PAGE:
Kick the Can and Ghost in the Graveyard were a couple favorites. Also, Freeze Tag and some odd varient on Statue Maker where I was always made the statue then would pretend to come to life and chase around the neighborhood girls. Not a bad gig if you can get it.

Blessed myself with a house that came up against a forest in the backyard, I also spent thousands of hours roaming the woods eating blackberries, building the occassional fort, finding animal bones and other exploratory missions that an eight year old finds important. I also found out that following the creek led me to the wastewater treatment plant, so my friends and I would sneak around there and pretend we were spies until we’d get caught and yelled at. Such fun days.

“I guess it is possible for one person to make a difference, although most of the time they probably shouldn’t.”

Sigh. More great memories.
The old standbys were Freeze Tag and some really killer games of Hide and Seek. We became little commandos, dressed in dark colors and waiting for dark.
I was blest by living near extensive fields and forest. We played Fort in a small depression in the woods, w/ defenders and attackers. We built up some pretty impressive battlements, too!
The game of Tarzan came to a jolting end when I discovered that the vines growing on trees in southern Ohio weren’t nearly as sturdy as the hemp props used in the movies. I discovered this by giving a truly credible yell, swinging across a ravine on a vine, and then sliding face-first down the side of said ravine when the vine snapped.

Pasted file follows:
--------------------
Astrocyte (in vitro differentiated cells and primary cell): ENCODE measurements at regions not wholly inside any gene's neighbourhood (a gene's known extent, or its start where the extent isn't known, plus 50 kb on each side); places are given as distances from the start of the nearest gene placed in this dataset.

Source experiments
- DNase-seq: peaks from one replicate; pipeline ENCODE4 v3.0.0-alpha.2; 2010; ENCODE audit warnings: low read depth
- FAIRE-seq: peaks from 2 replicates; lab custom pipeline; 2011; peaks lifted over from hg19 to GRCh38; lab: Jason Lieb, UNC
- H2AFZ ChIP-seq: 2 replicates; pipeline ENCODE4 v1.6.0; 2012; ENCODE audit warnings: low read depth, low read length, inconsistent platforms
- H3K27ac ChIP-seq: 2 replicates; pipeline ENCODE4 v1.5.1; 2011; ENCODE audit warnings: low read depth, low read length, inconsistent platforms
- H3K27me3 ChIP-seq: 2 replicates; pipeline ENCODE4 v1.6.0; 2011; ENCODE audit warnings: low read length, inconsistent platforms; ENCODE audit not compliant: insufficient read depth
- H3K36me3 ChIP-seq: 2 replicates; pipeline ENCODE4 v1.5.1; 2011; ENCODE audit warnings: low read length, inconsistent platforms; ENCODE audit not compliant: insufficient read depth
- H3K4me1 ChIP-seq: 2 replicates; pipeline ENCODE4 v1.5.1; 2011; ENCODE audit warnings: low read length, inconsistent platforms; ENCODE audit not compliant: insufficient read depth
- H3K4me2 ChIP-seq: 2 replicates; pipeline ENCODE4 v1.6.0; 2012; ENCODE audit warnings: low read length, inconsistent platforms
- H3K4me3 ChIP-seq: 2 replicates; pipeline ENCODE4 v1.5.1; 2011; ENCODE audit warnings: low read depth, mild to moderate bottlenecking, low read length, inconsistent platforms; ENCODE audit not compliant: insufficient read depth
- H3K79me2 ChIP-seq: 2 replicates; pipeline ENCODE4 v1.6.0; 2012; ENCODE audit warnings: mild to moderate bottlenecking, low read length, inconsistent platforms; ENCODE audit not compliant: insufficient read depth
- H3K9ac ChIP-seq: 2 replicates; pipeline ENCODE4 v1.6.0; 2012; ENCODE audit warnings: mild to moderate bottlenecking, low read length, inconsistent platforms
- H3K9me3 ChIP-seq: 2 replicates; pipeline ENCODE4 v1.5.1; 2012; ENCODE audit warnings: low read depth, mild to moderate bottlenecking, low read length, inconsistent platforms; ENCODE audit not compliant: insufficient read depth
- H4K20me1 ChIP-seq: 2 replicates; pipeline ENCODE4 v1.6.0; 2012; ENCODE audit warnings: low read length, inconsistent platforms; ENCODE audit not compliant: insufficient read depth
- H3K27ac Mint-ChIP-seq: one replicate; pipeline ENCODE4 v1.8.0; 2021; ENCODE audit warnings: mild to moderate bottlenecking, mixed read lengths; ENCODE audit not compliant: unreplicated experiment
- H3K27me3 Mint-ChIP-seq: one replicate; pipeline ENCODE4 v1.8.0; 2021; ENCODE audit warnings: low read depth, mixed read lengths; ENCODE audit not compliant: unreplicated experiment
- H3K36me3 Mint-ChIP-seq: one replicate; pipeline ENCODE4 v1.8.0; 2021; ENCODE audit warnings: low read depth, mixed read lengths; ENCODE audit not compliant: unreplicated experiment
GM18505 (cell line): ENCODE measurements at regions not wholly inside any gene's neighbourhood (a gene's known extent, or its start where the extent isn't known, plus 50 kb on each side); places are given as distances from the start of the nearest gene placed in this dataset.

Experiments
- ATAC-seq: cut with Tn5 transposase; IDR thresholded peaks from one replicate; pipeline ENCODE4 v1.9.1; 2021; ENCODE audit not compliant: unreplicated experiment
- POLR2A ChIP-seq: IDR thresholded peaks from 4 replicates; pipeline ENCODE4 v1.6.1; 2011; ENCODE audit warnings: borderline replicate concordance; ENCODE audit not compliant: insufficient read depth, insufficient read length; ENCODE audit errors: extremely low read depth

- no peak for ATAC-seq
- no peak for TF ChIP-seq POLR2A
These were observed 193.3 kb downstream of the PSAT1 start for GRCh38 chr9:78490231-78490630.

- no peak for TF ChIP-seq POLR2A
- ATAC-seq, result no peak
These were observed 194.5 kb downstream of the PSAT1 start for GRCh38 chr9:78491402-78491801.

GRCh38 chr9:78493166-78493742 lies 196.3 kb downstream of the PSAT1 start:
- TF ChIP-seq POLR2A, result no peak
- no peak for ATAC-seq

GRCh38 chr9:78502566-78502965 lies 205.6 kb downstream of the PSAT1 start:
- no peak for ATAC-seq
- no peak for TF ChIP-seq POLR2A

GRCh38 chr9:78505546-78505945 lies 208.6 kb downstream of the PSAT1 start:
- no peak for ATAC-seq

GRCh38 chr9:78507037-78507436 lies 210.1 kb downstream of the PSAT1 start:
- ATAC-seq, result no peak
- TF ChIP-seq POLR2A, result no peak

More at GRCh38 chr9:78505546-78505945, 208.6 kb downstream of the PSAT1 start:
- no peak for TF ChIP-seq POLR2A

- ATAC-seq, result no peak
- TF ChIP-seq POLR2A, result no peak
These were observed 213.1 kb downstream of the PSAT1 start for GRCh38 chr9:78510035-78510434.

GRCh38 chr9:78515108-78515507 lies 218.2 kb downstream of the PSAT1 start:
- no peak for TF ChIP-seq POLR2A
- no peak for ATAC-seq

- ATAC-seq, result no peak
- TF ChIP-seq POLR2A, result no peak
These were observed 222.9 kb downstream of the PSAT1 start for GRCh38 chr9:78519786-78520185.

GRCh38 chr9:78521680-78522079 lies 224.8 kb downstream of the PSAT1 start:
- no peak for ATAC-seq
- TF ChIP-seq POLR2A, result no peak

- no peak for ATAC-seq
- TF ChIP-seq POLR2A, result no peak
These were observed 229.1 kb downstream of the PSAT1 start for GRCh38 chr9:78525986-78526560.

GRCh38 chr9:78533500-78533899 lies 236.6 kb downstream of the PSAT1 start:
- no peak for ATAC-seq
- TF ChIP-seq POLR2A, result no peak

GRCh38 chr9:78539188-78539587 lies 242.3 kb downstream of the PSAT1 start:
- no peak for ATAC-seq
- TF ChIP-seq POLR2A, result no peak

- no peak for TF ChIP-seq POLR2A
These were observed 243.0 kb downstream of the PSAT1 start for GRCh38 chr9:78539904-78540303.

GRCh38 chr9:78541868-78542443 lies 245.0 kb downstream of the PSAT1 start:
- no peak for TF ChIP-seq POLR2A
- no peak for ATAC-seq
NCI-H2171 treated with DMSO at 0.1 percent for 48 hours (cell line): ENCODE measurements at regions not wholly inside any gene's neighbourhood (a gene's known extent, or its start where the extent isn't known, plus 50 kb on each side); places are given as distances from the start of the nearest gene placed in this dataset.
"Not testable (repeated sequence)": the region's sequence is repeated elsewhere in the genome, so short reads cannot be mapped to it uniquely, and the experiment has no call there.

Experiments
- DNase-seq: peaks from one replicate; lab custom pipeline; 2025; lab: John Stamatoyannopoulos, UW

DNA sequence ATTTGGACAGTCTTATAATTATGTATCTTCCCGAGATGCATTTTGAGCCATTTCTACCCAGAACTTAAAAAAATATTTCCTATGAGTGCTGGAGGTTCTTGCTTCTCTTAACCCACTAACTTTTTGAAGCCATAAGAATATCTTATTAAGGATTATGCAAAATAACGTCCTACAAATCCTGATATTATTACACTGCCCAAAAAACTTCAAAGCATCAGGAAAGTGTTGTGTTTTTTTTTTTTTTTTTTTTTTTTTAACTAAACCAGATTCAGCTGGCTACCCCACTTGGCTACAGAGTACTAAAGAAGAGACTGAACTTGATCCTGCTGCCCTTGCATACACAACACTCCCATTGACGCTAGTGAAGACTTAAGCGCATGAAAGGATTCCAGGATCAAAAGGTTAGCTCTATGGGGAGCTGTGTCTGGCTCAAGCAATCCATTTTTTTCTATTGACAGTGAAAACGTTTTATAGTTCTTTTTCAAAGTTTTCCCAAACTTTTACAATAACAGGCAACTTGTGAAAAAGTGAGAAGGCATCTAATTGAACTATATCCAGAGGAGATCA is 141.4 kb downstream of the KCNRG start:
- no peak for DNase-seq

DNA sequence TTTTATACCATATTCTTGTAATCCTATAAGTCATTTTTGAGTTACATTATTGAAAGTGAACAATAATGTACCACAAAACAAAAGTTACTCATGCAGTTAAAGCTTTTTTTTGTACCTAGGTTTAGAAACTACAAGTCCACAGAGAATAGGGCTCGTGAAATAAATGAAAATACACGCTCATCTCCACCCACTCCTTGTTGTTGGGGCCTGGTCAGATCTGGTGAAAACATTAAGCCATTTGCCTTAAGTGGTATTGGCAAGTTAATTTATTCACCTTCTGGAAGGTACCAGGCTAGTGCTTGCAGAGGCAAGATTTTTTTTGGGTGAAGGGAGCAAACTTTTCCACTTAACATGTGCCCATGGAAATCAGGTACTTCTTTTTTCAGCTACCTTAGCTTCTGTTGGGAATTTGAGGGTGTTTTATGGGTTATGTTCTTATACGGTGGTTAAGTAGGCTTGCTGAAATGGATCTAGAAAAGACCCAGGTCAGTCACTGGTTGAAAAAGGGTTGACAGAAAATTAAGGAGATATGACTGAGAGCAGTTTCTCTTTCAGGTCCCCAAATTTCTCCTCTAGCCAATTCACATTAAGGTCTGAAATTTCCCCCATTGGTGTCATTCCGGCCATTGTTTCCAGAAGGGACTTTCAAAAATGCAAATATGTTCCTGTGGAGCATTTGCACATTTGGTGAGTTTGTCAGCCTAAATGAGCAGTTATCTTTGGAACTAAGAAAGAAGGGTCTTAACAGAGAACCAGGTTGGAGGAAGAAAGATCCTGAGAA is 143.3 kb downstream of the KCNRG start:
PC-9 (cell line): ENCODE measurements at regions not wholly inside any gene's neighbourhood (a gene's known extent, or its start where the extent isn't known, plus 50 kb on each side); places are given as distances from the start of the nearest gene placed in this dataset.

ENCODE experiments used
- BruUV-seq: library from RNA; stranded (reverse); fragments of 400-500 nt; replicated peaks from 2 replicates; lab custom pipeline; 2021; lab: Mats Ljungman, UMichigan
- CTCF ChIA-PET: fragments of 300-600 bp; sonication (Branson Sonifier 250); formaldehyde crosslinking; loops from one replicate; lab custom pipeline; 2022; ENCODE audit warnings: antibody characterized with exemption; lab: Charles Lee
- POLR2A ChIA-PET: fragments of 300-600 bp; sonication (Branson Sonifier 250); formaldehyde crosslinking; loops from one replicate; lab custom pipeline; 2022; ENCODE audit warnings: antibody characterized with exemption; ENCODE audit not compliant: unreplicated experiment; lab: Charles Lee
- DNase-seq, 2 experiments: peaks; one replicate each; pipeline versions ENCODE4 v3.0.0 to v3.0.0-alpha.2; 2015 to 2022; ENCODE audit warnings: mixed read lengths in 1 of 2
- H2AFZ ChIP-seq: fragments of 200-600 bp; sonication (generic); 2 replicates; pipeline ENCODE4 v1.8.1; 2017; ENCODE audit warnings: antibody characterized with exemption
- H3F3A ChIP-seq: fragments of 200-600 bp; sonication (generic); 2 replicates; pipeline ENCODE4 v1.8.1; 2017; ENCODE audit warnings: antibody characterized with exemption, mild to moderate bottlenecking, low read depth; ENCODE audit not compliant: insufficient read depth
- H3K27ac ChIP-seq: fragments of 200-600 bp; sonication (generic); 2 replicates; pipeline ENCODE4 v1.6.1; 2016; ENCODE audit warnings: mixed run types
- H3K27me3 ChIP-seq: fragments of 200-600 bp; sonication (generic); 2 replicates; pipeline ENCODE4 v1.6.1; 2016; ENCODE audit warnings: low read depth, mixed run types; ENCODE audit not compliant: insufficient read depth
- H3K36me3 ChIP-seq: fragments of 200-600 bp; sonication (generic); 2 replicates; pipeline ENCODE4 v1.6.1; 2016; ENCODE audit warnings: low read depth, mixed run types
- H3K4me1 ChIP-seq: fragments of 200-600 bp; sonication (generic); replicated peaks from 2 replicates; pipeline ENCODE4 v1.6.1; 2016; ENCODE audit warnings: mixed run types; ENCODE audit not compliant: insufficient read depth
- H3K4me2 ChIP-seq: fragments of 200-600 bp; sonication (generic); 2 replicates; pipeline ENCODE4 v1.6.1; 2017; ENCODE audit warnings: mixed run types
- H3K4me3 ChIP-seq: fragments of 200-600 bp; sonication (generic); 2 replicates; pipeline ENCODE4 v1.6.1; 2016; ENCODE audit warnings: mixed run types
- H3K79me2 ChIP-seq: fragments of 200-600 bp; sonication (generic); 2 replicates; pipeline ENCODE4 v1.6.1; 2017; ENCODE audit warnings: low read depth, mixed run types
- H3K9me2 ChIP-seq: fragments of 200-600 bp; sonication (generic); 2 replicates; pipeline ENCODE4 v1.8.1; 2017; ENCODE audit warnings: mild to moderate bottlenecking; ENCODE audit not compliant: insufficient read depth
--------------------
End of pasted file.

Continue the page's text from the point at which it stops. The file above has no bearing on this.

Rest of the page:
My poor parents. I was a regular visitor at the local emergency room as a kid.


Of course Hide-n-seek.

We also played a game called Red Rover.

Sports-related games included wiffle-ball homerun derby, $5.00, and hot-box (baseball related), smear the queer (football related), pig, 21, and around the world (basketball related), 4-square, tetherball, dodgeball, horseshoes, and Jarts.

Hide & Seek and Statue were our neighborhood faves. Statue was always my favorite, but Hide & Seek could get pretty good when we could get all of the neighborhood kids involved. One person trying to find more than 20 others was one heck of a good time!

GEEZ! Kick the can!

Some of you guys are older than me!

I was raised, luckily, in a rural district a few miles outside of my town. There was one other house on the block in a neighborhood sectioned out in dirt roads for development. Most of the roads were ‘abandoned.’ There were lots of wooded lots and empty blocks. There were 17 blocks in all and only about 20 houses. I played in the woods and in the big drainage ditches and in the citrus groves.